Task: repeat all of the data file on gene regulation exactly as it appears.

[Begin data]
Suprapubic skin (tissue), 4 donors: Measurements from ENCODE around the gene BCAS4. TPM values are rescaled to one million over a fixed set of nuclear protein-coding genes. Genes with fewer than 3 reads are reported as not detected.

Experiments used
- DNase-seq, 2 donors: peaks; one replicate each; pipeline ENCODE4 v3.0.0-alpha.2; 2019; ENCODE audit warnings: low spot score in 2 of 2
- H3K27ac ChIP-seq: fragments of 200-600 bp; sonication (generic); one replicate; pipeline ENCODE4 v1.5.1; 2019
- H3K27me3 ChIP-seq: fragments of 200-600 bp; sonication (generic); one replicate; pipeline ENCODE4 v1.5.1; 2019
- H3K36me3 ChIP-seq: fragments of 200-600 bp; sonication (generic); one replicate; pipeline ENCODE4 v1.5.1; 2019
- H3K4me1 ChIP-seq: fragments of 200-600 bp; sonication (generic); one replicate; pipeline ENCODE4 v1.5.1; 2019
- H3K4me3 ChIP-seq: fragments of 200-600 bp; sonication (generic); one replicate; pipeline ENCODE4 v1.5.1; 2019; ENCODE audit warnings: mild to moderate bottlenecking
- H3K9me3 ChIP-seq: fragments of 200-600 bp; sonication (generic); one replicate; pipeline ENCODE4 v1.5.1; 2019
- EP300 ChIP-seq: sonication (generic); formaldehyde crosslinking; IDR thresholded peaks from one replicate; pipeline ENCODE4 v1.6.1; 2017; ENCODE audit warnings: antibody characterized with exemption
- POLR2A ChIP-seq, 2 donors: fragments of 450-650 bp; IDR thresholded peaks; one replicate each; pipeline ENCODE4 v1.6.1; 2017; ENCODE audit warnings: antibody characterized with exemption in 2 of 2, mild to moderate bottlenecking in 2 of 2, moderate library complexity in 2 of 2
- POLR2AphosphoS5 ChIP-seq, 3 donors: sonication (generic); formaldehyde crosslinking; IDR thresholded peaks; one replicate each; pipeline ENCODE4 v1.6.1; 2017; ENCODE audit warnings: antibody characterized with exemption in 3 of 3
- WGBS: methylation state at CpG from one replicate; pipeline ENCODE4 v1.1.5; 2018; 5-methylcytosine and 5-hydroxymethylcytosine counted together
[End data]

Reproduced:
Suprapubic skin (tissue), 4 donors: Measurements from ENCODE around the gene BCAS4. TPM values are rescaled to one million over a fixed set of nuclear protein-coding genes. Genes with fewer than 3 reads are reported as not detected.

Experiments used
- DNase-seq, 2 donors: peaks; one replicate each; pipeline ENCODE4 v3.0.0-alpha.2; 2019; ENCODE audit warnings: low spot score in 2 of 2
- H3K27ac ChIP-seq: fragments of 200-600 bp; sonication (generic); one replicate; pipeline ENCODE4 v1.5.1; 2019
- H3K27me3 ChIP-seq: fragments of 200-600 bp; sonication (generic); one replicate; pipeline ENCODE4 v1.5.1; 2019
- H3K36me3 ChIP-seq: fragments of 200-600 bp; sonication (generic); one replicate; pipeline ENCODE4 v1.5.1; 2019
- H3K4me1 ChIP-seq: fragments of 200-600 bp; sonication (generic); one replicate; pipeline ENCODE4 v1.5.1; 2019
- H3K4me3 ChIP-seq: fragments of 200-600 bp; sonication (generic); one replicate; pipeline ENCODE4 v1.5.1; 2019; ENCODE audit warnings: mild to moderate bottlenecking
- H3K9me3 ChIP-seq: fragments of 200-600 bp; sonication (generic); one replicate; pipeline ENCODE4 v1.5.1; 2019
- EP300 ChIP-seq: sonication (generic); formaldehyde crosslinking; IDR thresholded peaks from one replicate; pipeline ENCODE4 v1.6.1; 2017; ENCODE audit warnings: antibody characterized with exemption
- POLR2A ChIP-seq, 2 donors: fragments of 450-650 bp; IDR thresholded peaks; one replicate each; pipeline ENCODE4 v1.6.1; 2017; ENCODE audit warnings: antibody characterized with exemption in 2 of 2, mild to moderate bottlenecking in 2 of 2, moderate library complexity in 2 of 2
- POLR2AphosphoS5 ChIP-seq, 3 donors: sonication (generic); formaldehyde crosslinking; IDR thresholded peaks; one replicate each; pipeline ENCODE4 v1.6.1; 2017; ENCODE audit warnings: antibody characterized with exemption in 3 of 3
- WGBS: methylation state at CpG from one replicate; pipeline ENCODE4 v1.1.5; 2018; 5-methylcytosine and 5-hydroxymethylcytosine counted together